Can offering self-directed financial planning be good for wealth firms?

Adding self-directed technology could open up new business with more client segments

Can offering self-directed financial planning be good for wealth firms?

As investment management becomes increasingly commoditized thanks to new technology platforms, advisors have been turning to financial planning as a service to justify their higher fees to clients. But they may want to consider giving up some ground in that area as well.

According to a study from the Aite Group titled Financial Planning at the Core: Current and Future Developments, financial planning will continue to be an advisor-led process, but adding self-directed technology to complement what firms currently offer could create opportunities with more client segments.

Many clients have complex planning needs that require intense collaboration with advisors and other experts, noted But self-directed planning could be a good fit for the mass affluent and even other segments, said Matt Harris, the head of investment strategy for HighTower Advisors’ division of wealth management.

Will Trout, a senior analyst at consulting firm Celent, was more bullish on the idea. “Any process that can be automated, will be automated, and with that automation will come price competition,” he said. He predicted investment management will re-emerge as an area of focus among advisors who “slice and dice models” and deliver higher levels of “mass customization.”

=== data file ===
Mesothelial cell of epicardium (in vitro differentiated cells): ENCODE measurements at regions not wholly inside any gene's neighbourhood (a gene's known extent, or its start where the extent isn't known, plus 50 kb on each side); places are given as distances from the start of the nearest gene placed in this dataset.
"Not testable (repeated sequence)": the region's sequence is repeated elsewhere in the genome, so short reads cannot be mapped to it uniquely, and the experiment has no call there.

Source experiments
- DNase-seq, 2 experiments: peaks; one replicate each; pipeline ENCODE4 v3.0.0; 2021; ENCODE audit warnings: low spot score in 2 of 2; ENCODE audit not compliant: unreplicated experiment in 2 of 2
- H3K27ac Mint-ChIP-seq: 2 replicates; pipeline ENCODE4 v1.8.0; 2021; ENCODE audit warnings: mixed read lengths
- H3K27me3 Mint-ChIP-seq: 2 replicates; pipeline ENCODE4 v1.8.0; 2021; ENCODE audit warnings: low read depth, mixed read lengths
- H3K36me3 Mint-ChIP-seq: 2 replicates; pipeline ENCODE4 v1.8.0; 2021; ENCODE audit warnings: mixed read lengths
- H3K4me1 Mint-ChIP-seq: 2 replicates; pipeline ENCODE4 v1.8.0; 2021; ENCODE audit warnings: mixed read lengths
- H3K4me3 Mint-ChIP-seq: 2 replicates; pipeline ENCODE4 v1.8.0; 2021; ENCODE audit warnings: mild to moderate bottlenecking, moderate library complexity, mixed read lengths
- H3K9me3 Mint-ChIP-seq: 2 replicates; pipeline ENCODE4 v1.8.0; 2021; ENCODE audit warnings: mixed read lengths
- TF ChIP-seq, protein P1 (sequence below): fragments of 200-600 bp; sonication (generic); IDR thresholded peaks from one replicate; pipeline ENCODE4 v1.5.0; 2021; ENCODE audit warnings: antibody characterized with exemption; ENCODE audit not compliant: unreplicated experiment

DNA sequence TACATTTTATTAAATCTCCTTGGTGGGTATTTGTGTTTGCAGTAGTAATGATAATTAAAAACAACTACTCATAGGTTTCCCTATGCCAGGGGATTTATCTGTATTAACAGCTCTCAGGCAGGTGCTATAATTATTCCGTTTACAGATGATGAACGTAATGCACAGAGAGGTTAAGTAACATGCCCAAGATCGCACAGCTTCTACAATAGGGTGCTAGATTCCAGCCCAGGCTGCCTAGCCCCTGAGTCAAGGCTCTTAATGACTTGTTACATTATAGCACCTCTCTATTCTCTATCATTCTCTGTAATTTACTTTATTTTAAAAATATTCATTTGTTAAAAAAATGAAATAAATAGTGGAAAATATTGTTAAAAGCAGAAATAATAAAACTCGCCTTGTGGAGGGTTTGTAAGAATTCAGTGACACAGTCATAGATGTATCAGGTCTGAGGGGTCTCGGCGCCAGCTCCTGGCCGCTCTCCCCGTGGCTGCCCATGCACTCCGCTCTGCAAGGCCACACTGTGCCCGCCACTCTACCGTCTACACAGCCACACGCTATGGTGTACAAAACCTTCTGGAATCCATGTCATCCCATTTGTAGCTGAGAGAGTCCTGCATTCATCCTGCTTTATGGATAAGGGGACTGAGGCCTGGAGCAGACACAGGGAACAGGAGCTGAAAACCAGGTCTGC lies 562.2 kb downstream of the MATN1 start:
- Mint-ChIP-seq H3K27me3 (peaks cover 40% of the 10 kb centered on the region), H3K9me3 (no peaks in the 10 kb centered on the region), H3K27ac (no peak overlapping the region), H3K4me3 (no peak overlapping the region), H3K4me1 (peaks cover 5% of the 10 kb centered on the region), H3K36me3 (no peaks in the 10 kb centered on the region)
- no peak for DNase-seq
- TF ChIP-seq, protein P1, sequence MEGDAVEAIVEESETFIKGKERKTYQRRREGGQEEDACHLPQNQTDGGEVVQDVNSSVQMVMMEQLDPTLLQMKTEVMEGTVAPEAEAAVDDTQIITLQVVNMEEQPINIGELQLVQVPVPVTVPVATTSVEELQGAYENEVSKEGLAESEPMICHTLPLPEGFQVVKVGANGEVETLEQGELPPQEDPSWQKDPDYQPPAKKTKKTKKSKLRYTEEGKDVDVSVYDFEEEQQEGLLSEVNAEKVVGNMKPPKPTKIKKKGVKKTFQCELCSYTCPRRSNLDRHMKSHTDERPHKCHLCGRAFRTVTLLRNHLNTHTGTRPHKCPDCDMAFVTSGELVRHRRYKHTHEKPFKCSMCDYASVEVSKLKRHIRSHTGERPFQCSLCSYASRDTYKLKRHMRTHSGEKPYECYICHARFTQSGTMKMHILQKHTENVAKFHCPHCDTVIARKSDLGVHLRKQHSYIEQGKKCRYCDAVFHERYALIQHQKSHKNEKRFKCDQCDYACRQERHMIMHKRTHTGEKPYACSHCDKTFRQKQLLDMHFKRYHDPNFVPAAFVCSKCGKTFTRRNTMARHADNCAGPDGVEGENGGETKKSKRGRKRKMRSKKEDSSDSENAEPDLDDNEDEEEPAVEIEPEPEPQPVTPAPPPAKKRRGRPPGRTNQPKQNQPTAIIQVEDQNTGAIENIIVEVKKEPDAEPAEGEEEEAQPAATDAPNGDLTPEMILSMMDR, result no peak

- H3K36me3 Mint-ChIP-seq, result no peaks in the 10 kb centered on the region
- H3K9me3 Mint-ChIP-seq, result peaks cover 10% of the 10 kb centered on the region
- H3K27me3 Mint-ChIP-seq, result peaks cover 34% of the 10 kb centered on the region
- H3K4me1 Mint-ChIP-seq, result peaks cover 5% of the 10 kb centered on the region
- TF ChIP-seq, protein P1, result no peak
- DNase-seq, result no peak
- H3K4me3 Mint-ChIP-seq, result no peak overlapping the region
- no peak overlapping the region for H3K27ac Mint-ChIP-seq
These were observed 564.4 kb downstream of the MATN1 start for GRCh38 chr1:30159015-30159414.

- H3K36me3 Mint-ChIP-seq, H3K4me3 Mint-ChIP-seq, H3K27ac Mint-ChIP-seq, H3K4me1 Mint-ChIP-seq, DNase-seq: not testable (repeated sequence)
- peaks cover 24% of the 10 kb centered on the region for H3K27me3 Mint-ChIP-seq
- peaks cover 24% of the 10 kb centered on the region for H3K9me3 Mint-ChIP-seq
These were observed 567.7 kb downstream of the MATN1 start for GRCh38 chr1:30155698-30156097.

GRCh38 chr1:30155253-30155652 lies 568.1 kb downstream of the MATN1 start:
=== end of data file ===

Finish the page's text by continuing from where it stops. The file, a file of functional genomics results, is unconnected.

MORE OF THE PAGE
“Wealth managers really don’t have a choice; if they don’t offer self-directed tools, someone else will,” agreed Eran Livneh, whose firm Personetics helps financial institutions implement artificial intelligence solutions. “Some customers will use them a lot, some will use them sometimes, and some will not use them at all—but everyone wants to have a choice and the option.”

While Livneh pointed to AI’s use in learning customer behaviour and guiding their financial decisions, he doesn’t foresee self-directed planning tools being a substitute for advisors. Instead, it’s something that advisors will add value to.

Self-directed planning’s potential is only as good as the user, according to Kenton Shirk, the director of Wealth Management Research & Consulting at Cerulli Associates. A client may find gathering all the necessary information and integrating it into a holistic, water-tight plan could be too onerous for clients to do themselves. Clients may also need a guiding hand to make decisions, understand trade-offs, and stick to their plans.

“Investors need help in nudging their spending and saving behavior, and there is a huge opportunity for wealth managers to highlight behavior science in their value proposition,” said Sirisha Gorjala, head of Financial Planning, Advisor Software at Morningstar.